Photos from Le Pont du Gard

Approaching Le Pont du Gard from the Rive Gauche (Left Bank)

We went back to the Post du Gard last Saturday and I got loads of pictures. It really is a beautiful peaceful place, in spite of all the people visiting. We arrived a little before opening time – 9.30am. The sun was shining but it wasn’t too hot. We have become experts at working out the best time of the day to do things in order to remain cool.

Pont du Gard with humans for scale

Early morning – 8am – for walking outside, but you have to get back inside before 11.30am. Mid morning for walking or sitting inside – if it’s air-conditioned or there’s a little breeze through the window. Mid-day for driving with the windows down.

Looking up at the second row arches

Mid afternoon – find shade or keep driving with the windows even further down. Late afternoon – poor you, just suck it up. Late evening for walking, in general you’ll feel better if you get a walk in now, I promise. Night time for sleeping as best you can with the windows open near a source of breeze, sea breeze is the best.

Looking down at the river Gardon from the Pont du Gard

Anyways we were there at the perfect time of the morning in this beautiful place. First stop, we went to see the museum and the best video presentation I’ve ever seen at a tourist site. Seriously. Just enough information, given in a way I could understand. Plus the photography was superb.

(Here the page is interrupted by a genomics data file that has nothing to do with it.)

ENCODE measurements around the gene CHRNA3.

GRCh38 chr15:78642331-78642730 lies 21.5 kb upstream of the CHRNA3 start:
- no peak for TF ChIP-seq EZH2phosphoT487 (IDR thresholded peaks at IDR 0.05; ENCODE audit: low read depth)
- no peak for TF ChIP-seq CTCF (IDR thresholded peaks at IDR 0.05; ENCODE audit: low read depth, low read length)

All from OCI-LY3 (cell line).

View from the very top and more tiny humans

I always find it very difficult to grasp big numbers when I hear them. For example, the Post du Gard is 50 meters high but really, how high is that? Well in the video they had different items pictured beside the Pont like 16 elephants standing on top of each other to help show how tall that really is. Good, right?

This door is at the very top of the Pont and leads to the water channel but it is only accessible on a special guided tour

And they had cartoon planes standing one behind the other on the top level of the Pont. I love how creatively helpful that is.

Apprentice stone masons used to chisel their names on the stones. Can you see 1905?
Doesn’t this look like a pint of Guinness? It’s a picture of a picture of the inside of the water channel. The bulges on either side are limestone deposits left by the running water. The aqueduct was in use for 600 years.

You’ll have to go there and visit the cinema in the museum to see all the other creative things they did to help explain this amazing monument. I just love it.